Merchants Allured by Growing Cannabis Market

Oct 22, 2019

Cannabis doesn’t have the bad rap that it used to back in your parents’ or grandparents’ day. Part of that trend is thanks to a growing field of scientific research, public awareness and the passage of the U.S. Farm Bill in 2018. This bill provided for a new federal hemp regulatory system that aims to facilitate the commercial cultivation, processing, and marketing of hemp.

Cannabidiol (CBD) is a byproduct of the hemp plant and has become increasingly popular for treating medical conditions such as seizures, insomnia, chronic pain, inflammation, and anxiety. This differs from marijuana, which has high levels of Tetrahydrocannabinol (THC) that is responsible for creating its trademark “high.”

This has opened up a profitable market that focuses on CBD products, such as salves, creams, tinctures, concentrates, and vapes. Even dog treats and cosmetics are benefiting from the green boom.

There’s no denying it; there’s a profit to be made from entering the CBD industry. In 2018, CBD products brought in $2 billion worth of sales and projections put growing revenue at $16 billion by 2025.

The CBD craze isn’t unique for America either. Major countries such as Australia, Germany, and Brazil have all legalized access to medicinal cannabis, creating a spike in consumer demand. Even in places with a history of supporting all-natural remedies, such as Asia, there is unprecedented growth of cannabis crops to fulfill the thriving trade.

So how do you get in on all the action? Finding a CBD merchant account can be key.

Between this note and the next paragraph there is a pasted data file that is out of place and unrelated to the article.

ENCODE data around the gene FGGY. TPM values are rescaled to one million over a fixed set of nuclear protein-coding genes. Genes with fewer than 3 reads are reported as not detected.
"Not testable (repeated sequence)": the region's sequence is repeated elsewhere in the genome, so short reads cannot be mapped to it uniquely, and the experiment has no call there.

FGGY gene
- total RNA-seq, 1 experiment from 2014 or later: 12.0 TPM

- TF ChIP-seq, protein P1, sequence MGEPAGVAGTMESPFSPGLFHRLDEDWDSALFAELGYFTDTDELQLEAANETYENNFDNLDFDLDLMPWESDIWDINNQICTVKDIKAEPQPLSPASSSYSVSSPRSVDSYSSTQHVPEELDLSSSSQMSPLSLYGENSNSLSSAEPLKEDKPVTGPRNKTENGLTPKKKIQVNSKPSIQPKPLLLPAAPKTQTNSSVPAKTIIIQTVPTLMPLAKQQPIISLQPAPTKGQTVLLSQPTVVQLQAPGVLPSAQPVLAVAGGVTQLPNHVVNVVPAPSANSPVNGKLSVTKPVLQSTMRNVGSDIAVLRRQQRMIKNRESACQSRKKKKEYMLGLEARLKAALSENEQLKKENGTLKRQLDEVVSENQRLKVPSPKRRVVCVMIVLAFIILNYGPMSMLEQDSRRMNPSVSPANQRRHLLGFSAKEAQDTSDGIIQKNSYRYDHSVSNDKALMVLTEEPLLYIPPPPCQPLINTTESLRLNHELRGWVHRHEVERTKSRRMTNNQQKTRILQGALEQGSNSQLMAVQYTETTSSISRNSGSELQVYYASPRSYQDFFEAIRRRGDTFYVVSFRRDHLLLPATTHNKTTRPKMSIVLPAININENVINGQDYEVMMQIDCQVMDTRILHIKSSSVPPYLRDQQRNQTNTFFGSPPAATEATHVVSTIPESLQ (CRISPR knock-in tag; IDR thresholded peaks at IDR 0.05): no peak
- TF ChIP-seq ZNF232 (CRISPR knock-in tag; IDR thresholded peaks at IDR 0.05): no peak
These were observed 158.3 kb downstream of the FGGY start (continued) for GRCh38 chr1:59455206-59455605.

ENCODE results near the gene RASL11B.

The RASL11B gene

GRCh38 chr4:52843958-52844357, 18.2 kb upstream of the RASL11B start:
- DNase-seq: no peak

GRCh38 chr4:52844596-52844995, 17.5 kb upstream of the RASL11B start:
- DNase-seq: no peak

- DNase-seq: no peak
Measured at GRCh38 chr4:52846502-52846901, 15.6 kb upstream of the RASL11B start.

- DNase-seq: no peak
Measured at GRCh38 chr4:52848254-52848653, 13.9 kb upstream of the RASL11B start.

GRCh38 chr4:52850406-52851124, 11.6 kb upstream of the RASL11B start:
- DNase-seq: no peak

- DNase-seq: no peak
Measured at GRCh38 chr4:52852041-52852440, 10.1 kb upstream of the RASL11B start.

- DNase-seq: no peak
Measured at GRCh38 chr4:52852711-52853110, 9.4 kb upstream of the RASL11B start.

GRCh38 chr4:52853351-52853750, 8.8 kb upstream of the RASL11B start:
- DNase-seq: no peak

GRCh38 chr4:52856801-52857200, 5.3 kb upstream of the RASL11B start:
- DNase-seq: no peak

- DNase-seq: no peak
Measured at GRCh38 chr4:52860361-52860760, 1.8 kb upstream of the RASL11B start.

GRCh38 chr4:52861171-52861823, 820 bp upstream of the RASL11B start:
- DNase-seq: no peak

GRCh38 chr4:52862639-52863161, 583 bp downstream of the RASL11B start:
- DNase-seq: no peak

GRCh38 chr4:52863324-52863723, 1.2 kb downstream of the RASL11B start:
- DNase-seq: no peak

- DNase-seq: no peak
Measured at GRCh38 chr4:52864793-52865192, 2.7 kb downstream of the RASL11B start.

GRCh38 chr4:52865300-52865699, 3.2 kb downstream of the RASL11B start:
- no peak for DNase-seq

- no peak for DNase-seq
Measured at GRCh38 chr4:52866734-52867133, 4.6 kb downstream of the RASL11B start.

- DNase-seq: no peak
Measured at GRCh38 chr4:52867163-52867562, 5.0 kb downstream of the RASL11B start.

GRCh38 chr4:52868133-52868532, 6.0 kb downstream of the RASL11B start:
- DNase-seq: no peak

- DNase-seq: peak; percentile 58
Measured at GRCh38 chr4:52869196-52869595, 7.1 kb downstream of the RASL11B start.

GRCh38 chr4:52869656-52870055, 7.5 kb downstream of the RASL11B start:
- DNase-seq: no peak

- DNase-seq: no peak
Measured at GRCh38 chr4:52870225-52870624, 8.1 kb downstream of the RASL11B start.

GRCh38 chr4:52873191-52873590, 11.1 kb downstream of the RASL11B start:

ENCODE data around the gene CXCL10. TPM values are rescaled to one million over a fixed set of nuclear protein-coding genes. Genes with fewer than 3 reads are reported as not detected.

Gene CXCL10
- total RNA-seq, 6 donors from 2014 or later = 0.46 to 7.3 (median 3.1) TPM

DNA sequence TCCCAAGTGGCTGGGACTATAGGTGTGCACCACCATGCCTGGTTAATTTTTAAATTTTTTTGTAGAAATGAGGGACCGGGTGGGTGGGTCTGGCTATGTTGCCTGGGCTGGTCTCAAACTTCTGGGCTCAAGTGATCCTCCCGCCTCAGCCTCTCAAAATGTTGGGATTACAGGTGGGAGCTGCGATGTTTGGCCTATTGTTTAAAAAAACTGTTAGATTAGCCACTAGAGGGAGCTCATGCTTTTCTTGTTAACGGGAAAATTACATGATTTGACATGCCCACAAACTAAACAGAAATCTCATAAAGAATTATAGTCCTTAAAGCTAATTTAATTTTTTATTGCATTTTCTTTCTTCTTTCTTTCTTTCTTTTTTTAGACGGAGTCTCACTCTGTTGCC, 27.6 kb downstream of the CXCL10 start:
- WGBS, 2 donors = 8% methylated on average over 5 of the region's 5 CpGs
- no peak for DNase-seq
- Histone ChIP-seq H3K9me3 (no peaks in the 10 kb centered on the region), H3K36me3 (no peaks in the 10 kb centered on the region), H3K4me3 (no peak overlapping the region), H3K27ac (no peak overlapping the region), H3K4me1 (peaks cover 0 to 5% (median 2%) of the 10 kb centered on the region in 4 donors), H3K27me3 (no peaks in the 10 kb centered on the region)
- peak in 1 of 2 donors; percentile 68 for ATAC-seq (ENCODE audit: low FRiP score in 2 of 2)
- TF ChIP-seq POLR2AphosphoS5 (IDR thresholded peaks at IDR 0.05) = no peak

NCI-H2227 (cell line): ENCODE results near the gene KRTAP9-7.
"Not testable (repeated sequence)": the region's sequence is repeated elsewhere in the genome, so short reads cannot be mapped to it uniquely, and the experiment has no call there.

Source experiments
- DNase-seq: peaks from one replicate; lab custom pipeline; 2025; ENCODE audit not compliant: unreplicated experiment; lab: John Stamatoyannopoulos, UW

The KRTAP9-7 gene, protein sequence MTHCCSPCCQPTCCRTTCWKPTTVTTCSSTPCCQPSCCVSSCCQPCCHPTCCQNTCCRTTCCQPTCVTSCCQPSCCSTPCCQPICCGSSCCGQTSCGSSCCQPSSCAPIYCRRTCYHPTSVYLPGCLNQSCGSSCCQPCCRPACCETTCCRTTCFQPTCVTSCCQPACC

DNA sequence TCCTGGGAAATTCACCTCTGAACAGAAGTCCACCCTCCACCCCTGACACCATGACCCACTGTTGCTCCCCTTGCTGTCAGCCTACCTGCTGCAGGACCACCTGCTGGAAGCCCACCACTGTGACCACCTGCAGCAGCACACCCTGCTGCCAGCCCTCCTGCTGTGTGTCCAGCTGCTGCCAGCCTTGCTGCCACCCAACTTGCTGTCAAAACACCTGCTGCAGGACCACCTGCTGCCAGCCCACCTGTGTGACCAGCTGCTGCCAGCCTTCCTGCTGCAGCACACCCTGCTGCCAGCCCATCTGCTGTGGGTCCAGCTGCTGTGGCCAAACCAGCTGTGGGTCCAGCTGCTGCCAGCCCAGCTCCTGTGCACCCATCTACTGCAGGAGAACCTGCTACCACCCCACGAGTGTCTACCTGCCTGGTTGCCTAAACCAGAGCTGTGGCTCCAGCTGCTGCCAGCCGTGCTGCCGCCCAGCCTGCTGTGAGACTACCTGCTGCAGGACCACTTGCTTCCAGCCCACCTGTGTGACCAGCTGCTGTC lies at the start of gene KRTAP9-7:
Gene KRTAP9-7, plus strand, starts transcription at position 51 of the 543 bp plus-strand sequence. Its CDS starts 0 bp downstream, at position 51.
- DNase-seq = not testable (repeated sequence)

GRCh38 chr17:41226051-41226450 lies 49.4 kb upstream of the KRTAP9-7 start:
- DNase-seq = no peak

Obtaining a CBD Merchant Account

Despite its new popularity, cannabidiol (CBD) is still facing pushback from traditional merchant account providers such as banks.

While hemp has lower amounts of THC and higher amounts of CBD, it can fall in an uncertain section of the law. Any product made with more than 0.3% THC is completely illegal at the federal level. There’s also a ton of regulations regarding CBD and the FDA has yet to weigh in with their own set of regulations besides prohibiting the addition of cannabis to food or making health and wellness claims.

There’s also a higher risk of chargebacks for businesses products CBD products or services because many of them operate online or internationally.

This uncertainty and risk make traditional providers unwilling to provide CBD merchant accounts more often than not.

The only option for businesses that want to provide their customers with credit and debit card processing is to create a CBD merchant account with a company that specializes in high-risk accounts, such as EMB.

The Future of CBD Businesses

It’s hard to say what the future will hold. Is CBD truly the modern-day Gold Rush that it’s made out to be or will the explosion in the market lead to more competition and reduced prices faster than expected?

In 1998 in Canada, hemp was legalized for production and farmers greatly benefitted as the demand for their crops grew. However, by 2015, China had become a less expensive supplier and pushed Canada out of the market.